Spring Gardening

Kick-start your planting ready for spring

At this time of the year, it is usually a quiet time for the gardener considering planting in a garden but not for those who have a greenhouse or a sunny windowsill. One of the big joys of greenhouse gardening is that you can sow and grow exactly what you want safe in the knowledge that the young plants will not suffer in late frosts. Of course, in really cold weather a heater will need to be used in the greenhouse so that the plants will germinate.

Some plants can be planted straight into the garden such as bare root fruit trees. They lie dormant through the winter months, so early spring is a good time to plant them. Make sure the soil is not waterlogged or frozen and dig in some good quality fertiliser to give them a start. Bare root roses in the same way lie dormant and so can confidently be planted out in a sunny spot.

If you want colourful bedding plants ready for flower beds and pots, now is the right time to sow seeds of geraniums and begonias in prepared seed trays in the greenhouse. Remember to check them regularly as they will need watering every couple of days, more frequently if the greenhouse is heated. If you want to inject a little colour into the garden now it is not too late to plant some winter flowering plants such as pansies as they should continue flowering into the spring.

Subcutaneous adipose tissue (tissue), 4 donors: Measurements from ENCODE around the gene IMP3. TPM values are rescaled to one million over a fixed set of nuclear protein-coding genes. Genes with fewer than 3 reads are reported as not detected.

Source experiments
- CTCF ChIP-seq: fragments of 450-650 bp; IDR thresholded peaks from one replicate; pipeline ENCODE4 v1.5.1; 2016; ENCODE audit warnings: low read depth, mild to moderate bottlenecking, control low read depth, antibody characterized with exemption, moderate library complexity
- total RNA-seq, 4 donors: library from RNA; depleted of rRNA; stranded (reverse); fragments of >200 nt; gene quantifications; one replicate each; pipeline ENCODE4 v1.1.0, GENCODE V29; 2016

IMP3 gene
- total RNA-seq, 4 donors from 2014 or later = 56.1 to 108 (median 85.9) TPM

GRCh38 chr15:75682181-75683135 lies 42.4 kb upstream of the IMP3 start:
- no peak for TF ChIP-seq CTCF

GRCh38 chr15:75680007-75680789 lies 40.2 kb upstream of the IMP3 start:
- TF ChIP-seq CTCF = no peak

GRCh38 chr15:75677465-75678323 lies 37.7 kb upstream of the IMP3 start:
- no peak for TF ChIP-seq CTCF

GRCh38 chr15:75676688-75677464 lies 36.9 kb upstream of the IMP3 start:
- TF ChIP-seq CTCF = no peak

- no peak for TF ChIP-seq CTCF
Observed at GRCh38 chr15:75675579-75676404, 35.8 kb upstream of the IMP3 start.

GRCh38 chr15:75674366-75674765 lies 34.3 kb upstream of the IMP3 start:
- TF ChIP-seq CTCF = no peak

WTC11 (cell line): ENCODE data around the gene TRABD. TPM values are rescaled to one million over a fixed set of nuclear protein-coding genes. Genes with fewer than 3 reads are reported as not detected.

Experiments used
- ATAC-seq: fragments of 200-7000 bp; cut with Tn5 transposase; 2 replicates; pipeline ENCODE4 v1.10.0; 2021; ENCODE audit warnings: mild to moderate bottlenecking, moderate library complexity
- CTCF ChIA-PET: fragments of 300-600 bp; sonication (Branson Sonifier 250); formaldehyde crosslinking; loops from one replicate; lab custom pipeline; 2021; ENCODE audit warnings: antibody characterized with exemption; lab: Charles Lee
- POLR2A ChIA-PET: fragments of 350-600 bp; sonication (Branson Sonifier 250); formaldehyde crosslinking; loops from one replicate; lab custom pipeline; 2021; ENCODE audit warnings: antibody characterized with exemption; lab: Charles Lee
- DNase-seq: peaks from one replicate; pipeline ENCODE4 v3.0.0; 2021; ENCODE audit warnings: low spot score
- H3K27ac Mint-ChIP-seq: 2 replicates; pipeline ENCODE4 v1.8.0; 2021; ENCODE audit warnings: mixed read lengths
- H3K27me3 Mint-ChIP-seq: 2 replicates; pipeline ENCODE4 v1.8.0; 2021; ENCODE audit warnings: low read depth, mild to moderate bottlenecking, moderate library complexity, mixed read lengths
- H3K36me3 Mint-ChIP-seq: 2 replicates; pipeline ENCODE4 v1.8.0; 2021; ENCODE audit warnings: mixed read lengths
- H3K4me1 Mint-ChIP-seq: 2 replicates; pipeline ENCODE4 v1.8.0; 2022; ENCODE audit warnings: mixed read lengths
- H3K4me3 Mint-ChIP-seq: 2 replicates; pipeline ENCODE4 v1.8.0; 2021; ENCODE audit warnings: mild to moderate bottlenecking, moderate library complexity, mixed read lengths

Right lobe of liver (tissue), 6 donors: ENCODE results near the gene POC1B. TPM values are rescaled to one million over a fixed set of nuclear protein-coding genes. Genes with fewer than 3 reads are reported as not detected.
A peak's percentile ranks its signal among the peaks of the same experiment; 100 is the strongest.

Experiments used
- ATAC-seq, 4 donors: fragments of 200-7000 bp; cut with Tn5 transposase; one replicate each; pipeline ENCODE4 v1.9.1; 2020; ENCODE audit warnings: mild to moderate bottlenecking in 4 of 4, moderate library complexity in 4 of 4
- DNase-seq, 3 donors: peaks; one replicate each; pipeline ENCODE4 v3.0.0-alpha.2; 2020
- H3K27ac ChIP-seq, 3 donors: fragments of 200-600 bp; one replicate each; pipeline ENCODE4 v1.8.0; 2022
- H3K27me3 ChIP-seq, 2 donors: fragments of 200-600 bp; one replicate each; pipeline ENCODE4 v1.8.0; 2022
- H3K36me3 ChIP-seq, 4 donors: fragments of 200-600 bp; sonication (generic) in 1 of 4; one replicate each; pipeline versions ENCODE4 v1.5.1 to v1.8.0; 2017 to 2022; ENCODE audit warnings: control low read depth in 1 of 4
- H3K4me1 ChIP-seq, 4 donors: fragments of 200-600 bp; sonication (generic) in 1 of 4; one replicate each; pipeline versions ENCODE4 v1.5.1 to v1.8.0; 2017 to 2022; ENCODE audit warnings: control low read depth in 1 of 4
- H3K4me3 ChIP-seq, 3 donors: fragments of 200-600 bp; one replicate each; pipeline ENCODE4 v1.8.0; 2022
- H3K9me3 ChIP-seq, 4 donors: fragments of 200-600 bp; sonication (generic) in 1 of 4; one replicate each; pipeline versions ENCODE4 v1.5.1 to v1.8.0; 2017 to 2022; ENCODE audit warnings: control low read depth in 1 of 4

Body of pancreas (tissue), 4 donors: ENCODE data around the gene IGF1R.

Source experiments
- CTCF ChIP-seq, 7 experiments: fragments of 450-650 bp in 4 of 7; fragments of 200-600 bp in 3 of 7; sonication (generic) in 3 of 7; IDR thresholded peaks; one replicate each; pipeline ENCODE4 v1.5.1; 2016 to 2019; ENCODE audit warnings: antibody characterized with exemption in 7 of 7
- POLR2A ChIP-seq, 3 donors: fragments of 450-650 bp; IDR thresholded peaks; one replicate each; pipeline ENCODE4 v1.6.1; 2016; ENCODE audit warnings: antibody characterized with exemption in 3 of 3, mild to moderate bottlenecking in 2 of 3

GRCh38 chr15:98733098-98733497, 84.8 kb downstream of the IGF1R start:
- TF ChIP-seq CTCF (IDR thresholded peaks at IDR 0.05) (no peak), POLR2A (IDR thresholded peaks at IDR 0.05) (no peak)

Should you be interested in growing vegetables in your garden then the best ones to start off in the greenhouse are broad beans and brassicas. Broad beans are particularly good to grow and can be planted out about six weeks after sowing. They will help to enrich the soil for future planting. Cabbage and cauliflower seeds sown now will be able to be planted out yielding an early crop. There is nothing nicer than eating your own produce from the garden which is why if you have space in the garden it is a good idea to grow your own vegetables and salad.

If you are not fortunate enough to have the use of a greenhouse, a sunny windowsill can be used to start seeds off. Once the seedlings start to grow they can be pricked out and put in separate pots or seedling trays ready to be grown on until it is warm enough to plant out.